What do you want to be when you grow up? And what does your mother want you to be …

Ben is on work experience this week, at a school. He told me a while ago –clearly feeling embarrassed – that he might consider teaching as a career. 

“But I thought you wanted to play cricket for England”, said a surprised Hattie, who is already planning her Lord’s Groupie outfits. 

‘Well’, replied Ben, nonchalantly, ‘just in case I don’t make the team, I thought I’d better have another plan’.  Wise boy. 

He didn’t want me to tell anybody, though, about his aspirations to become a teacher; I suppose when you’re a boy, and 15, such a career choice – given that your street cred depends on hating all your own teachers – is a bad image move. But I did. Tell people. Because I’m a big mouth. And because I am very proud of him for having any idea at all of what he might like to do when he leaves school; I had no idea at all what I wanted to do – write – until I was nearly 40 (so whilst waiting for inspiration to strike I got married and had 3 kids in the hope people wouldn’t ask me what I did because it’d be quite obvious given the trio of small people, nappy bags and pushchairs attached to me; they did anyway). Ben thinks he may want to teach, I told a friend.  

Oh, she said (as in Oh – you must be so disappointed, not as in, Oh, how simply fabulous, you must be so proud of him – and yourself for producing a son with motivation and direction).  Silly cow. Needless to say she has far loftier ambitions for her own son: he will be a doctor, a lawyer or an Indian Chief when he grows up. Not a chemistry teacher.  How can some parents be so dismissive of the people to whom they entrust their children’s intellectual growth; the people who help shape kids as adults? 

I don’t really know why Ben wants to be a teacher, he hasn’t articulated his reasons to me: he likes people, he likes science, he likes cricket – perhaps he hopes to combine all three in the role of teacher. But sneaking a peek at his work experience diary, I gain a little more insight:  I spent my first PE session on the hard-court – and just so everybody knows, the kids here call me MR. R which I believe suits me – training teams for a football tournament tomorrow. We divided the class into three teams, I was in charge of the green team, and we drew all of our two matches, which is not bad for a “first day on the job”.  Year 2’s were my next victims, and I wasn’t only in control of a team but the whistle too! Yup, that’s right, I was going to ref the match – something that I have not done in my short life but I guess we all have to take risks, so I took charge of the games, and didn’t do that badly, as a result my team won both their matches. Well done Mr. R! 

Well done indeed. Mr R; my son. 

7 Responses to “What do you want to be when you grow up? And what does your mother want you to be …”

  1. The Good Woman Says:

    He writes pretty well too! (or was that edited?) I agree with you that teachers are undervalued. I studied business which seemed a very practical choice until I ended up following my man around the world. I would have loved to have been a teacher and it would have been far better suited to my current lifestyle.

    Good luck to Mr R, I say!

  2. Roberta Says:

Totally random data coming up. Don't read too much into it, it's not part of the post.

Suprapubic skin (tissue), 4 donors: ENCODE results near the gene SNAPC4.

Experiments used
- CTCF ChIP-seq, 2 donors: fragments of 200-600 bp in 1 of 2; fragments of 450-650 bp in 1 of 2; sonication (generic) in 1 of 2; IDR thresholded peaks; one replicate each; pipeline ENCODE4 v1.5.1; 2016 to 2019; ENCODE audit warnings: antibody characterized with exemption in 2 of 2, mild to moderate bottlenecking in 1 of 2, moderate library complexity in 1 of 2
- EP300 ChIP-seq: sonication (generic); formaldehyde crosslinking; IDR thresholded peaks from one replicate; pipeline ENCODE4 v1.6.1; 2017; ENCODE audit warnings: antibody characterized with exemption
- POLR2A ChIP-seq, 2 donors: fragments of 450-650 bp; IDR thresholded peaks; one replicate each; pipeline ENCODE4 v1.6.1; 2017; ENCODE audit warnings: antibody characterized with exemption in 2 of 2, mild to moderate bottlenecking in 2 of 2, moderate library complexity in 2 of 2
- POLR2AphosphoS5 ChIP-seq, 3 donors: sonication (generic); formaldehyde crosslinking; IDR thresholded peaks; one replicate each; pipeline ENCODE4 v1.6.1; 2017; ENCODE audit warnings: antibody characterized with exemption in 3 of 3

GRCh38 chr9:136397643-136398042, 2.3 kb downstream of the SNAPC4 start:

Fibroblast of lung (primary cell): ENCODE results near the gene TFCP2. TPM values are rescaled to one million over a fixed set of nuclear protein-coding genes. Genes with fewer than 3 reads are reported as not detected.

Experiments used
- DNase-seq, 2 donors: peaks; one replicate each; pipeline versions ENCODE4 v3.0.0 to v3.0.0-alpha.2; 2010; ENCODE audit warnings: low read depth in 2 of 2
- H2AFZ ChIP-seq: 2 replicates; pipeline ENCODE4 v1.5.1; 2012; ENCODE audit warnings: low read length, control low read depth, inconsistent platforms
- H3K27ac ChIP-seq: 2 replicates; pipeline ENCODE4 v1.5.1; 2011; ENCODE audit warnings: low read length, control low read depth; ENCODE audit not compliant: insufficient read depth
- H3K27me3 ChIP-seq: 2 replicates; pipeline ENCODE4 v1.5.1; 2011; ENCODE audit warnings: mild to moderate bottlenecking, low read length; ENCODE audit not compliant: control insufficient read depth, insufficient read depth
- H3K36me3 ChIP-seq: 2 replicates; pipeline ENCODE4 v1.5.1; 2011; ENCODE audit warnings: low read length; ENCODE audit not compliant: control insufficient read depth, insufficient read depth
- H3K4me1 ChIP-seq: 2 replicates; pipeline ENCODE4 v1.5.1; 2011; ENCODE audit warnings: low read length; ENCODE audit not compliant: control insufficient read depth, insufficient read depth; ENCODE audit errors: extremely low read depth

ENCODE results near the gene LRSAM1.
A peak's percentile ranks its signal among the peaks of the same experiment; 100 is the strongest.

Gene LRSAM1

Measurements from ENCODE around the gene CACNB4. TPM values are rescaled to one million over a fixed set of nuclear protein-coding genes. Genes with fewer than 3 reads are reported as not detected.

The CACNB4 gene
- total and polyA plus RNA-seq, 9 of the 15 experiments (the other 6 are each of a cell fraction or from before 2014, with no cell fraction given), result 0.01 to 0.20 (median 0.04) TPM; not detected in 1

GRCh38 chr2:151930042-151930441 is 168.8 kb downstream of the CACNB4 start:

Well done Mr. R and Well DONE MOM!

    My oldest son has just begun his career as a teacher. He loves it, and I could not be more proud.

  3. Tash Says:

    hiya. have sent you an email. Reading your blog over the last few days has made my heart ache for you – I’m glad the outpost bodes well, and I know (and love) the kind of Africa you are heading to, but I’m so sorry for all the sadness of these days alone. Glad you have the kids and your mum, and the blog to keep you sane… you’re amazing. Don’t think I could do it…

  4. R. Sherman Says:

    I’ve been away and have enjoyed catching up. Your son sounds like a good one and your pride is justified.

    I had no idea at all what I wanted to do – write – until I was nearly 40.

    I’ve often thought that it takes a few decades of actual life experience to become a good writer, as you obviously are. The wait is worth it, methinks.


  5. Gorilla Bananas Says:

    However successful you are as a writer, your children will be your greatest achievement.

  6. Carolyn Says:

    How lovely. He’ll make a great teacher, no wonder you’re so proud of him.

    Exactly how lonely is the outpost? Can people/chickens/cat hear you scream? Can you run around naked and nobody will know? Can you have wonderful parties that are so loud that neighbours should be complaining but they don’t coz they’re too far away? If so, how far do people have to travel to come to your wonderful parties?

    Are you going to grow vegetables?

  7. reluctantmemsahib Says:

    Thank you all. For support, kind words and for making me giggle. (so that I look madder than usual sitting in Hamisi’s internet cafe … alongside masai et al). Mr Sherman you are very kind about my writing; thank you too. Carolyn – Outpost is devoid of other ‘expat’ families; but there is noise; husband tells me he can hear church on one side and muezzin on the other. So I suppose they might hear me scream? And Bishop may object if I run about naked? People will have to travel for a day – on appalling roads – to get to any parties I may host; that’ll sift the wheat from the chaff! Mr R continues to enjoy work at school; fitness tests conducted with his class reveals he had highest fitness level, ‘what do you expect’, he wrote, ‘I am a PE teacher’!

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